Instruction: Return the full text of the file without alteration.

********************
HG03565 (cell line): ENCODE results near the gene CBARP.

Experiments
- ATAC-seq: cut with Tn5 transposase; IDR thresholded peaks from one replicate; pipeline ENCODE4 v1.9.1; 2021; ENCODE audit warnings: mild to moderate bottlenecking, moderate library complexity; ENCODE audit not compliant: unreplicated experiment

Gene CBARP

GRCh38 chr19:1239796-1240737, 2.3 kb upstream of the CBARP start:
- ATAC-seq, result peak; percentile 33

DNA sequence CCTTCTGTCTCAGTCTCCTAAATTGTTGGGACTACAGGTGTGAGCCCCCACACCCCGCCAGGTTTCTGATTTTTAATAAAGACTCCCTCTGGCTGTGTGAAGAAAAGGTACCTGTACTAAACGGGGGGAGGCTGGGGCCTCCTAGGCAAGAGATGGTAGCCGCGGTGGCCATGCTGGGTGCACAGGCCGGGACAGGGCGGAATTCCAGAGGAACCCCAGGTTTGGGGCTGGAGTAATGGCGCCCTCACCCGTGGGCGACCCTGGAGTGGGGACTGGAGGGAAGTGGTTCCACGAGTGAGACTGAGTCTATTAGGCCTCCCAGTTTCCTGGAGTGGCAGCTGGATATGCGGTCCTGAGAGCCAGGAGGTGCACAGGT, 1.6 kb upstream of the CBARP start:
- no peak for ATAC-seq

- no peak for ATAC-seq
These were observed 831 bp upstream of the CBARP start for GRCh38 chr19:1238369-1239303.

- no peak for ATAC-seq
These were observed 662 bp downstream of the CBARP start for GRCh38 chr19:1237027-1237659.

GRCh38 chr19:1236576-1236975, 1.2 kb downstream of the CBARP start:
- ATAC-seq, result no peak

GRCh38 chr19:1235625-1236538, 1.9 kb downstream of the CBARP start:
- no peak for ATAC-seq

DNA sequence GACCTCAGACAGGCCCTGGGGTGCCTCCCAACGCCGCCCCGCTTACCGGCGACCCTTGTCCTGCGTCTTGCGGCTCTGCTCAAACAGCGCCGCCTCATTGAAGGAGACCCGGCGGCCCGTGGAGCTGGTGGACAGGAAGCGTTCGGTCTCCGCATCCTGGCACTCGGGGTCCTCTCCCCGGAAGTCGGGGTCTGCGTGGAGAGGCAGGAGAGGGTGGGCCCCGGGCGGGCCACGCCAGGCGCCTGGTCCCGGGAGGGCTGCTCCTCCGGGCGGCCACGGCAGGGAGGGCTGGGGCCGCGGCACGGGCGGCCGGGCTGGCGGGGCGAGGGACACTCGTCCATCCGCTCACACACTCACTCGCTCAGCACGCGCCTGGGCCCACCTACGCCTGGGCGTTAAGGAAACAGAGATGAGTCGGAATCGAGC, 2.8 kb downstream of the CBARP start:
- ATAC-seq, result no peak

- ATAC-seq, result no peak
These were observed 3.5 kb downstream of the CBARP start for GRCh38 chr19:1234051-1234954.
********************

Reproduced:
HG03565 (cell line): ENCODE results near the gene CBARP.

Experiments
- ATAC-seq: cut with Tn5 transposase; IDR thresholded peaks from one replicate; pipeline ENCODE4 v1.9.1; 2021; ENCODE audit warnings: mild to moderate bottlenecking, moderate library complexity; ENCODE audit not compliant: unreplicated experiment

Gene CBARP

GRCh38 chr19:1239796-1240737, 2.3 kb upstream of the CBARP start:
- ATAC-seq, result peak; percentile 33

DNA sequence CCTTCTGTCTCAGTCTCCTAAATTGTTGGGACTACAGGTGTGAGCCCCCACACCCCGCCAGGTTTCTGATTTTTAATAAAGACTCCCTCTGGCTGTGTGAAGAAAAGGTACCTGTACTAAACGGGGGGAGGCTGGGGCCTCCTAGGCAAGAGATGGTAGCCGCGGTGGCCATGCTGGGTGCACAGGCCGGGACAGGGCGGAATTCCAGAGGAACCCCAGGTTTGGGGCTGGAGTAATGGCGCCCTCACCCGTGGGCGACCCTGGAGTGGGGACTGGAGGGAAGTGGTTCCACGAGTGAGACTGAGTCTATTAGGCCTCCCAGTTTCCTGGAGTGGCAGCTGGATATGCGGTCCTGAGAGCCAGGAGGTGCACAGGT, 1.6 kb upstream of the CBARP start:
- no peak for ATAC-seq

- no peak for ATAC-seq
These were observed 831 bp upstream of the CBARP start for GRCh38 chr19:1238369-1239303.

- no peak for ATAC-seq
These were observed 662 bp downstream of the CBARP start for GRCh38 chr19:1237027-1237659.

GRCh38 chr19:1236576-1236975, 1.2 kb downstream of the CBARP start:
- ATAC-seq, result no peak

GRCh38 chr19:1235625-1236538, 1.9 kb downstream of the CBARP start:
- no peak for ATAC-seq

DNA sequence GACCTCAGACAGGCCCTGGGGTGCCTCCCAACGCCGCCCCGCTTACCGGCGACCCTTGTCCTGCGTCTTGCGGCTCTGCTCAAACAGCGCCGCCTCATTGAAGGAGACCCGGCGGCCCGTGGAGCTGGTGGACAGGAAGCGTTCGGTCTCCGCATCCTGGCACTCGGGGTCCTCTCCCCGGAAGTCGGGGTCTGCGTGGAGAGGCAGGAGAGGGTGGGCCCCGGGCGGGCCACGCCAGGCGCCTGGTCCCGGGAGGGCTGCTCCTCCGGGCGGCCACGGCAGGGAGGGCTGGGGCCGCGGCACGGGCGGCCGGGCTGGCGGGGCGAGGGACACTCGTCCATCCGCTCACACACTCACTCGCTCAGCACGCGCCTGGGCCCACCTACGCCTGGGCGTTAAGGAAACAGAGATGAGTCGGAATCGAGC, 2.8 kb downstream of the CBARP start:
- ATAC-seq, result no peak

- ATAC-seq, result no peak
These were observed 3.5 kb downstream of the CBARP start for GRCh38 chr19:1234051-1234954.